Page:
Apr 2013

Electricity – A Primer

We could not have lighting if it were not for electricity. Electrification is the generation, distribution and use of electricity for homes and businesses. A basic understanding of electricity is useful in planning for lighting and in choosing fixtures. Electrical design and especially installation should be the responsibility qualified electrical professionals.

Electricity comes from the Greek word for amber which was known for its static electricity. Electricity is the movement of electrons along a conducting pathway. Electrons are negatively charged atomic particles. Matter has resistance to electron flow. Matter with the least resistance is called conductive, copper, silver, gold and water for example. Matter with the most resistance are insulators, paper, ceramic and wood to name three. Electricity flows when electromagnetic force is applied to a conducting pathway. The force is called voltage, the flow is called current.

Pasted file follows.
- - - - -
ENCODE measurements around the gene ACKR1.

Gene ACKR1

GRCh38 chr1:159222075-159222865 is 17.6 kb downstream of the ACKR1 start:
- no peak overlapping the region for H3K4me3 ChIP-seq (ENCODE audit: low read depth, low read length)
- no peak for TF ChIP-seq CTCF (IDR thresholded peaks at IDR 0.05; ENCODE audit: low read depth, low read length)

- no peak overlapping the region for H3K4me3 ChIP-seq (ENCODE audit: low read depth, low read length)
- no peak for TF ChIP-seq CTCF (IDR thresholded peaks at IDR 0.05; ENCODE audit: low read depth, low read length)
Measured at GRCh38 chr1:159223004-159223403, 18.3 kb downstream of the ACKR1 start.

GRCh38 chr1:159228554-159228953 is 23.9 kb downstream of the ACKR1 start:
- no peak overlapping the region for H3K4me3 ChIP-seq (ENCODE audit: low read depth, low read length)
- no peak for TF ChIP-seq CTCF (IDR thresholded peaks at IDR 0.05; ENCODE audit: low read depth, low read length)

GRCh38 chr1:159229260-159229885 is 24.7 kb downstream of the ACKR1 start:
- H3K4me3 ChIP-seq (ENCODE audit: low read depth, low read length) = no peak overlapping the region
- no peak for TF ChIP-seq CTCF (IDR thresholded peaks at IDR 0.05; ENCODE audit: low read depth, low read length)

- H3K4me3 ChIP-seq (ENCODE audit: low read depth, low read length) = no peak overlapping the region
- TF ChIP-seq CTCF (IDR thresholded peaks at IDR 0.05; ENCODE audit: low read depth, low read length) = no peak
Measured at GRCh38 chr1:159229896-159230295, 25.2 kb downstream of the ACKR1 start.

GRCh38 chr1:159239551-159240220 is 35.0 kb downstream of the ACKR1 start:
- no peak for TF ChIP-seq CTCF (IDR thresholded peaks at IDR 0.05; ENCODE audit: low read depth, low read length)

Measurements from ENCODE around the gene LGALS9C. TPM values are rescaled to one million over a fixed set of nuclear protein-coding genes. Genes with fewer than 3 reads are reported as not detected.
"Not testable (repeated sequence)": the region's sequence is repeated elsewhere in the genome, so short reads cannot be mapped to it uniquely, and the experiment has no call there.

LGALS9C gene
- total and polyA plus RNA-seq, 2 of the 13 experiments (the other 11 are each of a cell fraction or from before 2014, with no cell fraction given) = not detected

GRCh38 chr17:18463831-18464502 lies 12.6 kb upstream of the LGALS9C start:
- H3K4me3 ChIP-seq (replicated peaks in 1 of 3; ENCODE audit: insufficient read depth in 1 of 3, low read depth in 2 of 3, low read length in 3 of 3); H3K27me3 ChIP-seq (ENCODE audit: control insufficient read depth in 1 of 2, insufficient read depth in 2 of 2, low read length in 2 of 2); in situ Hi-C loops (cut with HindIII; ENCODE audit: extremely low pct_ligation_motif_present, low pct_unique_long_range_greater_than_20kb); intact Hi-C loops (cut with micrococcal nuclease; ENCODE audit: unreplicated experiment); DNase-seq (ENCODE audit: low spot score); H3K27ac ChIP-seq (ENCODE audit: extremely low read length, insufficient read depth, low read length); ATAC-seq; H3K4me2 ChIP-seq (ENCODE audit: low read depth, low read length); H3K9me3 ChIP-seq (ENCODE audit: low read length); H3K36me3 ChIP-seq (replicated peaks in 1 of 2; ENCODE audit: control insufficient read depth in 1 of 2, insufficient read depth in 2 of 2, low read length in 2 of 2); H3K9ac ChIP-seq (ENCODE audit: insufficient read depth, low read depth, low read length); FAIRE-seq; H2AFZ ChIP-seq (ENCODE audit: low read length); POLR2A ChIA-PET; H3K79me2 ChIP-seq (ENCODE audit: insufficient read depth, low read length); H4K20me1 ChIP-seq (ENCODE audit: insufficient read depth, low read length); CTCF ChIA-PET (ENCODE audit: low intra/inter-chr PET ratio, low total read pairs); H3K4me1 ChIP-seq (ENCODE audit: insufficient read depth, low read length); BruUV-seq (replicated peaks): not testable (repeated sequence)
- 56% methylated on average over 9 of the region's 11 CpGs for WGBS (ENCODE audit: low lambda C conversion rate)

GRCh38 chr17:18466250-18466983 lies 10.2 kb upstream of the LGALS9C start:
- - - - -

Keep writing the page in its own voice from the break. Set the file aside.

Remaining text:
Volts measure the electrical pressure that creates current. Electric utilities distribute electricity at very high voltage because they are sending power over long distances. Transformers, like the ones you see on light poles, reduce that voltage to 110-120 volts which is what most households use to run appliances and lights. Voltage can vary up or down by 5% without causing any problems but greater variances can damage appliances.

Current is the rate that at which electrons flow through a conductor. It is measured in Amperes, commonly called amps. Current is the function of electrical pressure and the amount of resistance in the circuit. Typical homes have a service that provides 150-200 amps. Large homes might have 400 amp services. A circuit is a closed path of electricity and includes the breaker or fuse, the wiring and the load. The load is the amount of watts used. A 20-amp circuit at 120 volts will support a load of 2400 watts. Watts measure electrical power and is a function of voltage and amperage (W=VxA).

Wow, that’s enough of that. But at least now you know have an understanding of why electrical professionals are necessary to install and design lighting systems.  Please visit FoggLighting.com and let us know if you have questions, needs or questions. Be sure to download the free app from Underwriters Laboratories called LightSmart. Lots of good information.